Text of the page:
Friday, July 26, 2013

Gloom, Despair, & Agony on Me: Trading the Pathos for Prose

It's been a rough year and a half.

Some of you out there know what has been going on with the Kelly household for a while now, while others may have no idea at all. So it's time to exorcise the demons, so to speak. It's time to reflect upon the past eighteen months and try to make some sort of sense out of this long journey of darkness and despair that I -- and my family -- have recently taken.

The unanswered emails, the missed deadlines, unmailed books and stories, unwritten fiction, the utter lack of communication; all of it comes down to one word. One black and gloomy word that carries the very weight of the world upon its narrow and trembling shoulders.


Between February of 2012 and June of 2013, we have seen the deaths of four close family members. It began with the loss of our sister-in-law, Debbie, who succumbed to a long illness, then continued with the death of my father, Robert, who passed away after many debilitating years with Alzhiemer's Disease. Those two deaths alone were enough to drag the spirits of my family to the depths of despair (yes, I know that's an overused and somewhat corny term, but when you're experiencing it, it fits like a well-worn glove). Then in October, my father-in-law, Carroll, suffered a massive stroke and died a month later. A short reprieve of emotional healing followed before we were hit hard again with the unexpected death of my wife's young cousin, Heather, who had just given birth to twins -- a boy and a girl -- at the age of 26. After her return home from the hospital, Heather put the babies down for a nap one morning, laid down for one herself, and never woke up.

So, you see, we no more came to terms with one death, before being hit with the sledgehammer force of another. This would be difficult for one person to deal with -- even a person of faith like myself -- but when the entire family shares the grief equally, it can be devestating. You can be brave, put your trust in God, and carry on, and folks will say "They're taking it remarkably well. I'm not sure I could have handled it if I were in their shoes." What they see is the courageous front, strong and seemingly at peace with the situation. What they don't see is the tender underbelly of pain and grief lying underneath. The tears, the doubts, the fears, the awful anger... directed toward Old Man Death and, yes, admittedly and shamefully, toward the very Lord Himself.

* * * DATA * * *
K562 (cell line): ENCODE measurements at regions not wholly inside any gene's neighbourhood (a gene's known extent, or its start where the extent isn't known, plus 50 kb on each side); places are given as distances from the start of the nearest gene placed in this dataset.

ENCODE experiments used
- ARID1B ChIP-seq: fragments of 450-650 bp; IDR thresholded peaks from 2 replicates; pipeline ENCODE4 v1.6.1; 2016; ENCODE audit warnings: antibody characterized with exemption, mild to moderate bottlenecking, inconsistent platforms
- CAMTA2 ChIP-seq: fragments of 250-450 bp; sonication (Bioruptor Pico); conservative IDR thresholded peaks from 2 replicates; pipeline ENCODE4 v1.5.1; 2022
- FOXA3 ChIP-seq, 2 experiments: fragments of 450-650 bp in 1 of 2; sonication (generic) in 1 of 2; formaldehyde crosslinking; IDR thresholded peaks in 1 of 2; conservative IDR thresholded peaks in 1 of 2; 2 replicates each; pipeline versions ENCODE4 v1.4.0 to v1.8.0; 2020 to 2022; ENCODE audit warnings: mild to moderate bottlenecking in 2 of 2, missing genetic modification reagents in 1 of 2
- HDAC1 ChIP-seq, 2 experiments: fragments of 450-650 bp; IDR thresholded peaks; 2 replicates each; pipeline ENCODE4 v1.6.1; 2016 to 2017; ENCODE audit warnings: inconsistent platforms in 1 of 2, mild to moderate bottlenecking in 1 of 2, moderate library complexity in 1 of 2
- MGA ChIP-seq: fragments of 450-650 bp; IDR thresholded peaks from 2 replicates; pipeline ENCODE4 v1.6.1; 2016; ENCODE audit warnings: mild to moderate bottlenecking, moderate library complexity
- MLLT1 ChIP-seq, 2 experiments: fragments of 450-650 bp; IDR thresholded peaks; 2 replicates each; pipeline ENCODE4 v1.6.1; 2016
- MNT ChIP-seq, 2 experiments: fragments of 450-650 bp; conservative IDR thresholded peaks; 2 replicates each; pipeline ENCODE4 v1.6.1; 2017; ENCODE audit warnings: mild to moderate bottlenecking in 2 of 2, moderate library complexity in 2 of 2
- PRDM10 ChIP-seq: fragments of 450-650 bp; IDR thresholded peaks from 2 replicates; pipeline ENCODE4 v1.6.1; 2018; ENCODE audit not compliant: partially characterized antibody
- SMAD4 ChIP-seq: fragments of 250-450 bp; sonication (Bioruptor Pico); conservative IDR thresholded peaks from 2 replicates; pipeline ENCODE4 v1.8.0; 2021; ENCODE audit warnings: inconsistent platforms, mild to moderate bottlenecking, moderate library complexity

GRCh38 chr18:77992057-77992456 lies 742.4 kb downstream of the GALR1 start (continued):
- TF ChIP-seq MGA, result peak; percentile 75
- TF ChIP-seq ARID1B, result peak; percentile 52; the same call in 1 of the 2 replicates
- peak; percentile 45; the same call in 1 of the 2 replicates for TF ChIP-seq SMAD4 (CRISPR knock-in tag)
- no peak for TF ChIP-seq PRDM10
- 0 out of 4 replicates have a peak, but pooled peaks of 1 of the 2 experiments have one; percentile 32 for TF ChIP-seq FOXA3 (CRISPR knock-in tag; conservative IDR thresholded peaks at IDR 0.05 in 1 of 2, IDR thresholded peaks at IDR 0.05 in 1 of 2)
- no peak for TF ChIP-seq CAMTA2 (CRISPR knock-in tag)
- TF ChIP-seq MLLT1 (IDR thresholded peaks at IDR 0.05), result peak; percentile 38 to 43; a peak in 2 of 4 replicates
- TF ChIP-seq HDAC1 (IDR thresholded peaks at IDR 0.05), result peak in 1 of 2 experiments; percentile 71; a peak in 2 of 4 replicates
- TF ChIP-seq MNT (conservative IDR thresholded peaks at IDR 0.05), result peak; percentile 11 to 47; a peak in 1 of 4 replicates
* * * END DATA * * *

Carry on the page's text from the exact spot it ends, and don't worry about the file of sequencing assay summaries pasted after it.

People deal with grief in different ways. My way is a strange sort of apathy. I grow depressed, lazy, and tend to procrastinate. This is what happened  to yours truly as the visits to the funeral home grew more frequent and standing, grave-side, at the cemeteries grew more and more unbearable. I concentrated on my family's emotional well being and spent less and less time on my writing. Manuscripts became overdue, ordered books gathered dust on my desk, signed, but unshipped. My desire to even write at all dwindled from a brilliant flame to a lukewarm ember. The Beneath the Bed fund-raising story -- that helped finance my daughter Reilly's trip to Europe -- should have been mailed out months ago, but instead lay in a stack, printed but unsigned. My friends and fans, editors and publishers, first grew concerned, then gradually grew irritated at my blatant disregard and inactivity. I found myself sitting down before the computer monitor, fingers poised above the keyboard, staring dumbly at a blank screen, uninspired. Sometimes I would write a paragraph or two, or if I was lucky, a complete page. Then I would save the literary pittance I had managed to produce and turn the Word document off, only to waste precious time on Facebook and Twitter, which, for some odd reason, gave me comfort and occupied, and diverted, my troubled thoughts.